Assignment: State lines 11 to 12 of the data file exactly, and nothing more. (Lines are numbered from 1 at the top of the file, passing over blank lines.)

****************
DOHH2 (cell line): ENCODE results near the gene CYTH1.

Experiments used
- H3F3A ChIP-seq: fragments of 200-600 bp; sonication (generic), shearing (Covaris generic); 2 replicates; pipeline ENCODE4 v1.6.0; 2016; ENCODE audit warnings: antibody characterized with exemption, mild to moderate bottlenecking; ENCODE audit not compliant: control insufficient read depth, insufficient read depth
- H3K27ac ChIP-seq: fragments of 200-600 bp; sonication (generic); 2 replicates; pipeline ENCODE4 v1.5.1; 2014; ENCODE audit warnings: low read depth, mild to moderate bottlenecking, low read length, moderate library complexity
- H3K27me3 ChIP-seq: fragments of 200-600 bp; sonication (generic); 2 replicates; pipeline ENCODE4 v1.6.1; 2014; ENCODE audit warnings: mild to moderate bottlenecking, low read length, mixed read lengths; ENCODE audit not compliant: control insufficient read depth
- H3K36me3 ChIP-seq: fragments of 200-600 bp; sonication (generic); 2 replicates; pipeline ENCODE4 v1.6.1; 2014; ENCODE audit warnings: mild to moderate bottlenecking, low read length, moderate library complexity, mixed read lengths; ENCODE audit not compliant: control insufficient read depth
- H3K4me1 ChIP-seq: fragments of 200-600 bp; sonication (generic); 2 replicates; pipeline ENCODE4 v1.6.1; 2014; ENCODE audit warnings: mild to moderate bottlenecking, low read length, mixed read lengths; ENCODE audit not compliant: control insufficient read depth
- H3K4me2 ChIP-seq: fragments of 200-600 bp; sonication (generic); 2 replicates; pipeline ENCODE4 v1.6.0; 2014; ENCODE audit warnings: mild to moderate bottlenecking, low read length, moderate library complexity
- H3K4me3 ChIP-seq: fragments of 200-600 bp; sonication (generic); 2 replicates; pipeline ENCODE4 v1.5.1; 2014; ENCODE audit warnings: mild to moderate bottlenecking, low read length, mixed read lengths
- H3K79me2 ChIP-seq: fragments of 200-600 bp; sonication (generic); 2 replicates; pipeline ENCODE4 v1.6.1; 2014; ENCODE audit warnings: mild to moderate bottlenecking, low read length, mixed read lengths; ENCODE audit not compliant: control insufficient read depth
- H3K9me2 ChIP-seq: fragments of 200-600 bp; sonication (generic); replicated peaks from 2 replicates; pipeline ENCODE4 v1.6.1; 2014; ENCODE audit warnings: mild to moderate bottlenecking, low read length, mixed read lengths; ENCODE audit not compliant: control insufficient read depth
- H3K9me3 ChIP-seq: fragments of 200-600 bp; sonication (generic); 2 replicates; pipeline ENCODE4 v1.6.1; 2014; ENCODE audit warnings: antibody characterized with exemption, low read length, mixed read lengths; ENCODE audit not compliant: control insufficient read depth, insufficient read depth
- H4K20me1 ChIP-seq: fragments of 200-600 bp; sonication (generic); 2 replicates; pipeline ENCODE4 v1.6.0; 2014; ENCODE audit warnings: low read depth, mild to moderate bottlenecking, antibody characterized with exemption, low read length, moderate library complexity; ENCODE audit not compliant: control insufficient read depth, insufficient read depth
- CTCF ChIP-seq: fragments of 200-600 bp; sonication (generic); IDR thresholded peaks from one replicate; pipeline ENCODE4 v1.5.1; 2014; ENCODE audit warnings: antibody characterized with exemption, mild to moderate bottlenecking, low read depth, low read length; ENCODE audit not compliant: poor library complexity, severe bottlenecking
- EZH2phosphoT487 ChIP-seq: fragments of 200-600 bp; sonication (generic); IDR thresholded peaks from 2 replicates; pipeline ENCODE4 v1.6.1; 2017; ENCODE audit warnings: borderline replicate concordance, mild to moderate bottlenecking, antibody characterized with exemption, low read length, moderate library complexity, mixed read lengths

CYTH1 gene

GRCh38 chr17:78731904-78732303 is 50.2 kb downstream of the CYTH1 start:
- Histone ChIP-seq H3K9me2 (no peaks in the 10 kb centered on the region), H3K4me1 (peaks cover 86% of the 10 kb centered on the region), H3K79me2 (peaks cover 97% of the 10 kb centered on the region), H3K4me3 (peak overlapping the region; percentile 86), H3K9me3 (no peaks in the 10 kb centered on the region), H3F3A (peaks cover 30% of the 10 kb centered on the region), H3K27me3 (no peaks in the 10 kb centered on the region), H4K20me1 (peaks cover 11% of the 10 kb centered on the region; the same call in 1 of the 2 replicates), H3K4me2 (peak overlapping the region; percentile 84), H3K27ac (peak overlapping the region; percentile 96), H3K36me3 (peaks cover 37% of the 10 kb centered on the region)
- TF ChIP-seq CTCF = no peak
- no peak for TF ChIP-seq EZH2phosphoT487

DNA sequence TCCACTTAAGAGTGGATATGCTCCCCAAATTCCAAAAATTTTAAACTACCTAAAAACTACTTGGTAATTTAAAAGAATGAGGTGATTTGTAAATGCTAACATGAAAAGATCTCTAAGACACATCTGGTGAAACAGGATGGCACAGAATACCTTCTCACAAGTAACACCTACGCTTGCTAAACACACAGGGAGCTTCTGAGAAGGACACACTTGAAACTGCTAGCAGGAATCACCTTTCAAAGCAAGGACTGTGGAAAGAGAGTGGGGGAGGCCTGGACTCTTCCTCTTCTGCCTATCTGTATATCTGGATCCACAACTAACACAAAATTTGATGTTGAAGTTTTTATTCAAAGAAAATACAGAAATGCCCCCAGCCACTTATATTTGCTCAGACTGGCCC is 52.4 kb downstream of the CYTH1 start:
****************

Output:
- H3K9me2 ChIP-seq: fragments of 200-600 bp; sonication (generic); replicated peaks from 2 replicates; pipeline ENCODE4 v1.6.1; 2014; ENCODE audit warnings: mild to moderate bottlenecking, low read length, mixed read lengths; ENCODE audit not compliant: control insufficient read depth
- H3K9me3 ChIP-seq: fragments of 200-600 bp; sonication (generic); 2 replicates; pipeline ENCODE4 v1.6.1; 2014; ENCODE audit warnings: antibody characterized with exemption, low read length, mixed read lengths; ENCODE audit not compliant: control insufficient read depth, insufficient read depth